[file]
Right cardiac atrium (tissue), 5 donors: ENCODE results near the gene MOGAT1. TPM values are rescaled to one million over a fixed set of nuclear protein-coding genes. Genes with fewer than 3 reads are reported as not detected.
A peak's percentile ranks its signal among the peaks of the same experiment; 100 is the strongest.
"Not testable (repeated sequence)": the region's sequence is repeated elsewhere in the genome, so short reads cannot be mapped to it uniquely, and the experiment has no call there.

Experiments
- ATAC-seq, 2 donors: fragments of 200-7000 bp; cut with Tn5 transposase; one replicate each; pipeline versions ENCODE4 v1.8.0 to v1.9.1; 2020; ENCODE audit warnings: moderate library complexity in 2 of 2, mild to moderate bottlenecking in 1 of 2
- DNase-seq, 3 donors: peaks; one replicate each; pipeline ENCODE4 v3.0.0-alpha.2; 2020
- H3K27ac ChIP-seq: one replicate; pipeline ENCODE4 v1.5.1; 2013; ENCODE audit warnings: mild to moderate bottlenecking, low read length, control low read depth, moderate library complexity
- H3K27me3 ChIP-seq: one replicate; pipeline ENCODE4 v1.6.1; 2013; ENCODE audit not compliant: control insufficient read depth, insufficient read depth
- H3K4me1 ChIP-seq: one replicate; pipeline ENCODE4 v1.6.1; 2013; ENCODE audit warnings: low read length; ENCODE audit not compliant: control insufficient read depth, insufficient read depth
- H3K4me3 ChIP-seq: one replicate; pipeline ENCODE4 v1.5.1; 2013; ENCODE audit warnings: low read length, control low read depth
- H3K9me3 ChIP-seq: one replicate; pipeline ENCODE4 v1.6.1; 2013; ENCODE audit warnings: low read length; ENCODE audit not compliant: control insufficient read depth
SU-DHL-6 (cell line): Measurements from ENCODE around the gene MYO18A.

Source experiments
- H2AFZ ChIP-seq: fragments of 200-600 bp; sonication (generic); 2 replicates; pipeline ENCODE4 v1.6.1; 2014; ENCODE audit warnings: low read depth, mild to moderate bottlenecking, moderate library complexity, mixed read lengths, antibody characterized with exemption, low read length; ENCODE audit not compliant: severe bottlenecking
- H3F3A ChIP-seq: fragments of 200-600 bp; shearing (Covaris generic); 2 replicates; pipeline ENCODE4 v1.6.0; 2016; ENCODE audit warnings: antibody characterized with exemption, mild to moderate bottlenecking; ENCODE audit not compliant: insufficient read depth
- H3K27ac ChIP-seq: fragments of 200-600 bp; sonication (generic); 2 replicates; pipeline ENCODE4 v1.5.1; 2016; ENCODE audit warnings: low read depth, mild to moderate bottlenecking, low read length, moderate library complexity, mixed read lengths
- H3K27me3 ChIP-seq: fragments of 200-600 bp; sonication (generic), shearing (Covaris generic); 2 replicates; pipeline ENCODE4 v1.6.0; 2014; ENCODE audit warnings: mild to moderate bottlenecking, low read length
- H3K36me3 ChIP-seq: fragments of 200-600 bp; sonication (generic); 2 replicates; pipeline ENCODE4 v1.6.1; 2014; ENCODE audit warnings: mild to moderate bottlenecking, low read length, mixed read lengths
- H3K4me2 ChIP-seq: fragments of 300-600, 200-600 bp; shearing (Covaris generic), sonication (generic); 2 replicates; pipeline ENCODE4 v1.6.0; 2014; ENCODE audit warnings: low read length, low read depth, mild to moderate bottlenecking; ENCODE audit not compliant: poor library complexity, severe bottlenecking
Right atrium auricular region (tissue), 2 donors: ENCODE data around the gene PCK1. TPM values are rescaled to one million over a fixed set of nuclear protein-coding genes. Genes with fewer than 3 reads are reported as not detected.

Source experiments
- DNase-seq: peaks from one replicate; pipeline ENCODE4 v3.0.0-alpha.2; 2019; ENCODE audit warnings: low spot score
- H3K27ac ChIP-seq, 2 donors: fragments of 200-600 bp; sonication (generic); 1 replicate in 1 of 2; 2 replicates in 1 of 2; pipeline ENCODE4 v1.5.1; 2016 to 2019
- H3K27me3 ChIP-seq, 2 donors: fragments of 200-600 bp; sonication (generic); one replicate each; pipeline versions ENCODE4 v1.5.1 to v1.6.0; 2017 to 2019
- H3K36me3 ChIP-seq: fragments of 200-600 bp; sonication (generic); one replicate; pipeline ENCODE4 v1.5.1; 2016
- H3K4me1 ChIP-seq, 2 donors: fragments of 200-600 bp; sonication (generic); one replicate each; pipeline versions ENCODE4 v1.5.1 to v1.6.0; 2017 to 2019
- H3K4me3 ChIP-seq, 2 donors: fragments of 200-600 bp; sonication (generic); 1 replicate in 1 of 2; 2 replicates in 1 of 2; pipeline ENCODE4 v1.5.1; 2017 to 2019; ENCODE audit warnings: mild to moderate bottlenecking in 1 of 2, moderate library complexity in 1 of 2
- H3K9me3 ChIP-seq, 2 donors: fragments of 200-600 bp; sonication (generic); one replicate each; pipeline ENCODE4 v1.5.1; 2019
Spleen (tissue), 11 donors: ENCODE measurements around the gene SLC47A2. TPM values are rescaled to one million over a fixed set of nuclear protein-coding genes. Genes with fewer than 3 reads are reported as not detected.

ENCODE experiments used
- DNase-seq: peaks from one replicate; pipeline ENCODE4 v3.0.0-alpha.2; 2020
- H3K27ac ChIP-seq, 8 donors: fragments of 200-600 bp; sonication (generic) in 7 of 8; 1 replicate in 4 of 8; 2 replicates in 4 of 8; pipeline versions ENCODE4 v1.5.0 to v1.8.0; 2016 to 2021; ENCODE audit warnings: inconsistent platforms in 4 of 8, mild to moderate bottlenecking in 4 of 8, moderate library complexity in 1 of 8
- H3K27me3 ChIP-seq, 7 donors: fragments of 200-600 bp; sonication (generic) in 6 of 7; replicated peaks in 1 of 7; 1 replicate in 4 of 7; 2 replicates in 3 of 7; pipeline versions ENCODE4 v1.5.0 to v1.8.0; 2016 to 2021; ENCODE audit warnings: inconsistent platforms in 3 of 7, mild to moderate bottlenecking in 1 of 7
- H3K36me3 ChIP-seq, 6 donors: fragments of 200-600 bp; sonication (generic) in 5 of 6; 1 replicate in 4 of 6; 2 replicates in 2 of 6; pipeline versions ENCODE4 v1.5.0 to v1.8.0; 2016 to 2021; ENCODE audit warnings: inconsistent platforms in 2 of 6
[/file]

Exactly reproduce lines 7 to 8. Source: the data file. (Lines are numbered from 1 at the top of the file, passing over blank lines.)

- H3K27ac ChIP-seq: one replicate; pipeline ENCODE4 v1.5.1; 2013; ENCODE audit warnings: mild to moderate bottlenecking, low read length, control low read depth, moderate library complexity
- H3K27me3 ChIP-seq: one replicate; pipeline ENCODE4 v1.6.1; 2013; ENCODE audit not compliant: control insufficient read depth, insufficient read depth